The opinion of the court was delivered by: Magistrate Judge Carlson
This matter comes before the Court on a second request to reconsider an order denying, without prejudice, a request to appoint counsel for the Plaintiff, a pro se litigant. (Doc.12.) The Plaintiff, a federal inmate, has asked the Court to reconsider its decision to refrain from appointing counsel at the outset of this case, citing his history of mental illness as documented in a forensic report prepared in connection with his criminal case.
We appreciate the concerns voiced by the Plaintiff, but the Court must also recognize that there is neither a constitutional nor a statutory right to counsel for civil litigants. Parham v. Johnson, 126 F.3d 454, 456-57 (3d Cir. 1997); Tabron v. Grace, 6 F.3d 147, 153 (3d Cir. 1993). Notwithstanding this lack of a constitutional or statutory right to appointed counsel, in a civil case, 28 U.S.C. § 1915(e)(1) provides that "[t]he court may request an attorney to represent any person unable to employ counsel." A district court's appointment of counsel pursuant to this statute is discretionary and must be made on a case-by-case basis. Tabron, 6 F.3d at 157-58. The exercise of this discretion, however, is guided by certain basic principles. Gordon v. Gonzalez, 232 F. App'x. 153, 156 (3d Cir. 2007), In Tabron, the United States Court of Appeals for the Third Circuit first outlined with specificity the applicable standards to be considered by courts upon an application to appoint counsel pursuant to 28 U.S.C. § 1915(e)(1). Id. at 155-57. In Parham, the Third Circuit identified the following guidelines for appointing counsel to indigent civil litigants:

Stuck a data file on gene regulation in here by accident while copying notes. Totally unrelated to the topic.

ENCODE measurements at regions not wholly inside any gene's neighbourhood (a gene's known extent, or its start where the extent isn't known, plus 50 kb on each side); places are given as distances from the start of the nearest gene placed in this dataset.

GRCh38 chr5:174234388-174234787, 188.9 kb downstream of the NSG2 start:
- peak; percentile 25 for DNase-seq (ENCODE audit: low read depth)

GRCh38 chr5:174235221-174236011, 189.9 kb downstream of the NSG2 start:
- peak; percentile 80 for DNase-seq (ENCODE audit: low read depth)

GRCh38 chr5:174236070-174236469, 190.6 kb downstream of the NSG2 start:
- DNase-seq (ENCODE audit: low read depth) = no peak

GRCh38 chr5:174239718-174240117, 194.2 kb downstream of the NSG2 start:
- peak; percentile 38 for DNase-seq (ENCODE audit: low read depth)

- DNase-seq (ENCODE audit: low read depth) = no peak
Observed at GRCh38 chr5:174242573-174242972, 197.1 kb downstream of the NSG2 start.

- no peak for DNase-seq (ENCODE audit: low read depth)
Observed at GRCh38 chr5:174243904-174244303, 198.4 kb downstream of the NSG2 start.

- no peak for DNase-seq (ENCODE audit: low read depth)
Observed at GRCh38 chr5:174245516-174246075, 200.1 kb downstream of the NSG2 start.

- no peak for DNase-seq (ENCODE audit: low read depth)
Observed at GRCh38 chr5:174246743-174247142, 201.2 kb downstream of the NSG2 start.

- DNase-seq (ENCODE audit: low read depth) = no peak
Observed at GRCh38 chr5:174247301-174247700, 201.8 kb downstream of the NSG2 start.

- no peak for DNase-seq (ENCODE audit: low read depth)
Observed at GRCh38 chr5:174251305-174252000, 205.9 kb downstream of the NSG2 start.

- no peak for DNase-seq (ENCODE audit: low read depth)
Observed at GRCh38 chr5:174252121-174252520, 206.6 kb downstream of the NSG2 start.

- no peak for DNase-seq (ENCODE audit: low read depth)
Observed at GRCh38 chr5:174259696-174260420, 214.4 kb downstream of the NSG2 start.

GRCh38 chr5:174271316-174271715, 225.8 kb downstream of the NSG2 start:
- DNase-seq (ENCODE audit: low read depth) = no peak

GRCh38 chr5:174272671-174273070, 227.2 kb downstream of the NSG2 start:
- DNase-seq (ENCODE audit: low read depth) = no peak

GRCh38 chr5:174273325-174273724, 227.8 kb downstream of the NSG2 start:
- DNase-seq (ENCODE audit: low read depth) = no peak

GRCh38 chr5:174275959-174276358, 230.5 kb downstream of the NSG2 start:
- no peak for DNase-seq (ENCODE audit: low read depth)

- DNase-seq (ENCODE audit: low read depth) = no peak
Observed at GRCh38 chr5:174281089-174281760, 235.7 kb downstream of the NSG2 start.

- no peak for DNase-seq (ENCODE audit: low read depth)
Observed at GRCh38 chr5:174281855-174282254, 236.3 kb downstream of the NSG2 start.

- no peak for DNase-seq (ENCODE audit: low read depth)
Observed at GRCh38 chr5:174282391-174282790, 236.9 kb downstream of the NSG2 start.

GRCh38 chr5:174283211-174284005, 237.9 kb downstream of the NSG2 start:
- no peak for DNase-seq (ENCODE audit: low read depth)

As a preliminary matter, the plaintiff's claim must have some merit in fact and law. If the district court determines that the plaintiff's claim has some merit, then the district court should consider the following factors:
(1) the plaintiff's ability to present his or her own case;
(2) the complexity of the legal issues;
(3) the degree to which factual investigation will be necessary and the ability of the plaintiff to pursue such an investigation;
(4) the amount a case is likely to turn on credibility determinations;
(5) whether the case will require the testimony of expert witnesses;
(6) whether the plaintiff can attain and afford counsel on his own behalf.
In this case our continuing analysis of these factors still suggests that counsel should not be appointed in this case at the present time. At the outset, we believe that we should defer any such decision until after we have had the opportunity to assess the first benchmark standard we must address, the question of whether the Plaintiff's claims have arguable merit. In our view, it would be inappropriate to appoint counsel until we have the opportunity to conduct this threshold merits analysis.
Moreover, while we understand that the Plaintiff doubtless faces some obstacles in bringing this action, to date the Plaintiff has demonstrated an excellent ability to effectively present his own case. In addition, we continue to believe that this case does not appear to present difficult and complex legal issues warranting appointment of counsel. Furthermore, the actual investigation that the Plaintiff has to do is minimal, since the pleadings show that the Plaintiff is fully aware of the bases for these claims against the Defendants. Finally, while the case may, in part, turn on credibility determinations between Plaintiff and others, the case likely will not require extensive expert witness testimony.
Taking all of these factors into account we continue to believe that the application of these factors weighs against the ...